House of Ife’s world premiere will open Bush Theatre’s 50th Birthday season. Telling the story of a family coping with the tragic death of one of their own, Beru Tessama’s play explores cultural aspects of Ethiopia alongside life in London. Directed by Lynette Linton, the play will delve into the nuances of immigration and the intergenerational conflict that comes with it, as well as the sensation of belonging, whether in a community or in the family.
Karla-Simone Spence stars as Aida, the twin sister of the titular character, Ife. Spence is known for her role as Cali Okello in the six-part miniseries Gold Digger, and as Leah in the Rapman film, Blue Story. She’ll also be starring in her own series for ITV as Frannie Langton in Confessions of Frannie Langton. Eager to tell stories with a strong cultural aspect, Spence works alongside the likes of Yohanna Ephrem (The Rook, Surge) and Jude Akuwudike (Eyimofe, The Little Mermaid) to bring House of Ife to life. The Upcoming caught up in with her to discuss her journey as an actress and her role as Aida in House of Ife.
What was the audition process like for House of Ife, and what initially drew you to this production?
The audition process was really fun for me. I had two rounds and, by the second, I really just had fun with playing in the scene with the other actors. I wasn’t even thinking about getting the part – I was just enjoying being in the room! I’ve always wanted to do theatre, but I haven’t had many auditions for it. When I received the script for House of Ife, I was really happy to read an authentic portrayal of a family that looks like me. Aida’s journey in the play was also very interesting, so I had to come in and read for her!
Tell us a bit about your character Aida and how she fits into the story.
Aida is the second eldest of the family – Ife’s twin. She was born in Ethiopia and moved to London with her family when she was five years old. Aida is an artist; she loves to paint and studied at the Slade School of Fine Art before relocating to Amsterdam. In the play, she has returned for her twin brother’s funeral and everything that has happened between the family is brought to light.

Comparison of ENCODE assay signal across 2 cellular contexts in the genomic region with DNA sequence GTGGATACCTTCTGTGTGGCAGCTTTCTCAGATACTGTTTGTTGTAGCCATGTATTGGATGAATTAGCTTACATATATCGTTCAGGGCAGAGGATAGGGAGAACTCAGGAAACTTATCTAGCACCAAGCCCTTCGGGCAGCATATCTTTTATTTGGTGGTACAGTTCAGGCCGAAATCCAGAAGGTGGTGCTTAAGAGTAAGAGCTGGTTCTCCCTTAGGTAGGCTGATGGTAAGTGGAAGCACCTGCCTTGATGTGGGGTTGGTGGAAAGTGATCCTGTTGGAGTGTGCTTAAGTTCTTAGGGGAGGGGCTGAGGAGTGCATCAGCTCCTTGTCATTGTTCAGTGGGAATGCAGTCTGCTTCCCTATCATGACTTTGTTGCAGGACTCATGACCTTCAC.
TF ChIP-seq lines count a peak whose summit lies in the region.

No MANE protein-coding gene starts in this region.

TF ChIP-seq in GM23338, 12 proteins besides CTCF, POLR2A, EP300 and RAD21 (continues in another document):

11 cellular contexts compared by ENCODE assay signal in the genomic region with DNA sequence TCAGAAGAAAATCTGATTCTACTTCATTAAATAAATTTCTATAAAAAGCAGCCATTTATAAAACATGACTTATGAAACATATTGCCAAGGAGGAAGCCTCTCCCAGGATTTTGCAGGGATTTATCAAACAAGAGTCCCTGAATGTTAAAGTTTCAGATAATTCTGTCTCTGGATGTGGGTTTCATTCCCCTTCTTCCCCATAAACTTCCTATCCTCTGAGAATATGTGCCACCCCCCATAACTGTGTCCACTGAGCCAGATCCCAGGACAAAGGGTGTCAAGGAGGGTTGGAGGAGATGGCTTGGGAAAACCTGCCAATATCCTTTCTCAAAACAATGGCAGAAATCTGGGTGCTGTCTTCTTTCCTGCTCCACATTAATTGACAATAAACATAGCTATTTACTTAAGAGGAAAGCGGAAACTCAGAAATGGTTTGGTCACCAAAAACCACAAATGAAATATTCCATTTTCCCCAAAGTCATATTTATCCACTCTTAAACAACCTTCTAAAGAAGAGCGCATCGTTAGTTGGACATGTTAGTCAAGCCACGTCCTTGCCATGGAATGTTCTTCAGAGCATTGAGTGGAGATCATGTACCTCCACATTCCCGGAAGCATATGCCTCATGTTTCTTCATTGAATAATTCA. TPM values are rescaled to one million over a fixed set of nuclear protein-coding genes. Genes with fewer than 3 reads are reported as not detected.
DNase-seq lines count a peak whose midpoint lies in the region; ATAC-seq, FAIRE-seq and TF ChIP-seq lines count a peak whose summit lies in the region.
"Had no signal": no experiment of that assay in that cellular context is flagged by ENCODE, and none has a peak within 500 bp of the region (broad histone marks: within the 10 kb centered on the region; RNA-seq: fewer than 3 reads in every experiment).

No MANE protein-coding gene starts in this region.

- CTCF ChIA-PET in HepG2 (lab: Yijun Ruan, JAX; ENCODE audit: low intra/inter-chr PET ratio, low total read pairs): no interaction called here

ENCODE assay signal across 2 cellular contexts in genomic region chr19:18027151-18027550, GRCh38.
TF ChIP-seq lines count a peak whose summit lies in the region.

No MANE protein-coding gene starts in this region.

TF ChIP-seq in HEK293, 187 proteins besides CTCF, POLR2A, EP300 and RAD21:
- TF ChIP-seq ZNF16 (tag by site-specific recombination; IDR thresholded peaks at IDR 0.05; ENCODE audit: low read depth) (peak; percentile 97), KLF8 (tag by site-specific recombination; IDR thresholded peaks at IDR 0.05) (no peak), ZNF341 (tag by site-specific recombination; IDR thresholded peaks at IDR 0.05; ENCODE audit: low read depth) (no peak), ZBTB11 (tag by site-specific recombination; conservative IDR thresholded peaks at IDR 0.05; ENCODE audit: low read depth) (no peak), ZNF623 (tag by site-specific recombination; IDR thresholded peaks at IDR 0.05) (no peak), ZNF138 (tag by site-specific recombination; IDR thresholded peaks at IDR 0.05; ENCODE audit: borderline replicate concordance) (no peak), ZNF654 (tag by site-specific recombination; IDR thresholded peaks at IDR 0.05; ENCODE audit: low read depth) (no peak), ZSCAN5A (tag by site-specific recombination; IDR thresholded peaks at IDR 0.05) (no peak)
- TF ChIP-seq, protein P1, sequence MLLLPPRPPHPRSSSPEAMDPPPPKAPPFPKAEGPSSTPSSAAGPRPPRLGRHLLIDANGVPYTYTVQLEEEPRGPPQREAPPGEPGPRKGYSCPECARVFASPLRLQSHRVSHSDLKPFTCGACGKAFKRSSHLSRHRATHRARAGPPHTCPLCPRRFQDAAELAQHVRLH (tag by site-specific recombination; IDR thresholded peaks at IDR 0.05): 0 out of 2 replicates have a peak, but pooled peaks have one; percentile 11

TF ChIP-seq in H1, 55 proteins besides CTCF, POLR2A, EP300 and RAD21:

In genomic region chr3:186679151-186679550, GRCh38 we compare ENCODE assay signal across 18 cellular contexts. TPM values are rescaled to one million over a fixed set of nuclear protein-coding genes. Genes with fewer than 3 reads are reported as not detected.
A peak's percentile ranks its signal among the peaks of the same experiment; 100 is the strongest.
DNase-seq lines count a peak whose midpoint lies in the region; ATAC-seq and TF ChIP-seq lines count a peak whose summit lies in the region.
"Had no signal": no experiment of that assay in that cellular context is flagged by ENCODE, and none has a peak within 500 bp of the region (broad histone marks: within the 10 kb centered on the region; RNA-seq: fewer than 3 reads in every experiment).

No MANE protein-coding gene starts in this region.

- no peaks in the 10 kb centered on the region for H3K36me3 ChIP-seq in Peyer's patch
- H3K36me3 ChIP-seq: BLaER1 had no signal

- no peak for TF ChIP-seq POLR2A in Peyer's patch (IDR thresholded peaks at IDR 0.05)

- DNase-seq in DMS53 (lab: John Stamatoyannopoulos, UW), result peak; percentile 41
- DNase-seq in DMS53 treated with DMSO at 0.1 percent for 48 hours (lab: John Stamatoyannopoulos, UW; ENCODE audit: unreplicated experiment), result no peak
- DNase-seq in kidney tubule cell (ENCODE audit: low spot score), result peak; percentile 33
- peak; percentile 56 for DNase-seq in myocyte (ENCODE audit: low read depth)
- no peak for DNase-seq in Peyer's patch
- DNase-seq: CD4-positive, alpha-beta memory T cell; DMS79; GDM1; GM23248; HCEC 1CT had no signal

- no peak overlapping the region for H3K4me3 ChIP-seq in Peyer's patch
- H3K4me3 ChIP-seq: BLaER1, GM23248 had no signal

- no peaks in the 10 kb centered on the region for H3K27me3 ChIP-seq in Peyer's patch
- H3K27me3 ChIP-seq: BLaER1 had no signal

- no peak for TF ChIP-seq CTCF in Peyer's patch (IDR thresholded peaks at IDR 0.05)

How did you prepare for the role of Aida? Did you have any advice from others in the project when it came to approaching Aida’s character?
The writer, Beru, has done an incredible job at writing three-dimensional characters. Aida was already so alive on the page, which helped make my job of bringing her to life much easier. It’s been a blessing to have the writer in the room with us because we can ask him any questions that we have, and we’ve been able to collaborate, which has been great!
Did you and the rest of the cast have any bonding sessions to help with creating the dynamics needed?
Every morning before we start rehearsing, director Lynette Linton gets us to have a group dance where we just let loose and have a bit of fun before jumping into the play. It can be quite heavy at times but I’ve really enjoyed doing it. We, as a cast, get on so well naturally! Everyone is really genuine and there hasn’t been a day where I haven’t burst out laughing!
Which character from House of Ife do you feel resonates with you the most?
Aida, of course! We’re both creatives and I love her free spirit.
How important do you think is it for stories such as House of Ife to be told in theatre, especially on a stage like the world premiere at Bush Theatre’s 50th Birthday season?
It’s so important for stories like House Of Ife to be told! How often do you get to see a play about an Ethiopian-British family? The beauty about London is that it’s a cultural melting pot and I think everyone should be celebrated and represented.
You mentioned that, prior to being an actress, you wanted to be a lawyer. What catalysed that change in your career path?
I always had a natural attraction to acting and singing, so I knew deep down the creative path was the one for me.
What projects have you got lined up after House of Ife?
After House of Ife I have a TV show coming out later in the year! I’m playing the lead role in a new limited ITV series called The Confessions of Frannie Langton. It’s a 19th century period drama that was adapted from the novel of the same name, written by Sara Collins. And I’m really excited for everyone to see what we’ve made!
As your career progresses, do you have any particular dream roles for the future?
I would love to play a wide range of different types of characters and to lead an action movie – that would be pretty cool!
Without giving too much away, what are you excited about people getting from House of Ife?
I’m most excited for everyone to see the whole play in its entirety!